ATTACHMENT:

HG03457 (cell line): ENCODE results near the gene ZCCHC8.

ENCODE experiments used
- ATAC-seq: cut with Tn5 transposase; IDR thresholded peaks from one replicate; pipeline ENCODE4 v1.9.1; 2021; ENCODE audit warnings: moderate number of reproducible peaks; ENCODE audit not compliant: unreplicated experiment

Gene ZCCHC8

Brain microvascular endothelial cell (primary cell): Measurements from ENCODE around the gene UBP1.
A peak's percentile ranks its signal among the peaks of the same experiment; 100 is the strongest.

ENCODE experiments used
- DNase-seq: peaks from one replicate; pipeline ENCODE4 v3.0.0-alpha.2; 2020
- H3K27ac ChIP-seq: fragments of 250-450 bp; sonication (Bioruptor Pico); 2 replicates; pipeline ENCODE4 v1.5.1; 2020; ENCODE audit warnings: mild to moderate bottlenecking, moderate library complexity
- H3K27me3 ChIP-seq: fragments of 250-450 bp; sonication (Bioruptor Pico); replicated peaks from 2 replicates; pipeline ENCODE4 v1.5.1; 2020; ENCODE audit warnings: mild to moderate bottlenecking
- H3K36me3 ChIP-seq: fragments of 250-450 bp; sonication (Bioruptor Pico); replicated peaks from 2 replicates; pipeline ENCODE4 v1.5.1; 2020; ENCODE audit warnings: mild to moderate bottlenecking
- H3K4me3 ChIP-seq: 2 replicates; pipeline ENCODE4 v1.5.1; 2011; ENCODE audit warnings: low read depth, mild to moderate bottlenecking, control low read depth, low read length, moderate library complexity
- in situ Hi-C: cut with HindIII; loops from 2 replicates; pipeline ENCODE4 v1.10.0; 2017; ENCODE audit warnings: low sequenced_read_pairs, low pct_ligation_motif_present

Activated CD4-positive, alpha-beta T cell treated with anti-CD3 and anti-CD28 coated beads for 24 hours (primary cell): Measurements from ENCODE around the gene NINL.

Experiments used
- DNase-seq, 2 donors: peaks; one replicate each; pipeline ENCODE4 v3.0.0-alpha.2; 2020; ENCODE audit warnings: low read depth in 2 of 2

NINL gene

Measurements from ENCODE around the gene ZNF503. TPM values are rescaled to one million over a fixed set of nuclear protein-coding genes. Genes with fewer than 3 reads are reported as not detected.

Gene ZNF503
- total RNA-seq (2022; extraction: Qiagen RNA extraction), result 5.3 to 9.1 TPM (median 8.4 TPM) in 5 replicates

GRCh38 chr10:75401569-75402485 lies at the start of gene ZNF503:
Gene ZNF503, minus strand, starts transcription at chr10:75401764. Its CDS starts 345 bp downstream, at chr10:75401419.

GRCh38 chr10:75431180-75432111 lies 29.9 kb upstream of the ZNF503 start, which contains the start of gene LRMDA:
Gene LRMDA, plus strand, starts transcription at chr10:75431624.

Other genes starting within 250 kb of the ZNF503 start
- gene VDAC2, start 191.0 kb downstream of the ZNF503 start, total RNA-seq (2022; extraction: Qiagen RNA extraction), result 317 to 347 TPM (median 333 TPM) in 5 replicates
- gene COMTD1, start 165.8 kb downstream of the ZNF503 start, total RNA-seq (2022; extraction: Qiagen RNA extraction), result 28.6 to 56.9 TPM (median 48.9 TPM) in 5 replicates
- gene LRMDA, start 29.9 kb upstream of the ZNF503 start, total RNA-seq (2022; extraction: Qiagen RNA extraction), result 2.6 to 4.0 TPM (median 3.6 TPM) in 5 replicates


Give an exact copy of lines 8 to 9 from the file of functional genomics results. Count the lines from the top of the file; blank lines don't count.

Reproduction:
- DNase-seq: peaks from one replicate; pipeline ENCODE4 v3.0.0-alpha.2; 2020
- H3K27ac ChIP-seq: fragments of 250-450 bp; sonication (Bioruptor Pico); 2 replicates; pipeline ENCODE4 v1.5.1; 2020; ENCODE audit warnings: mild to moderate bottlenecking, moderate library complexity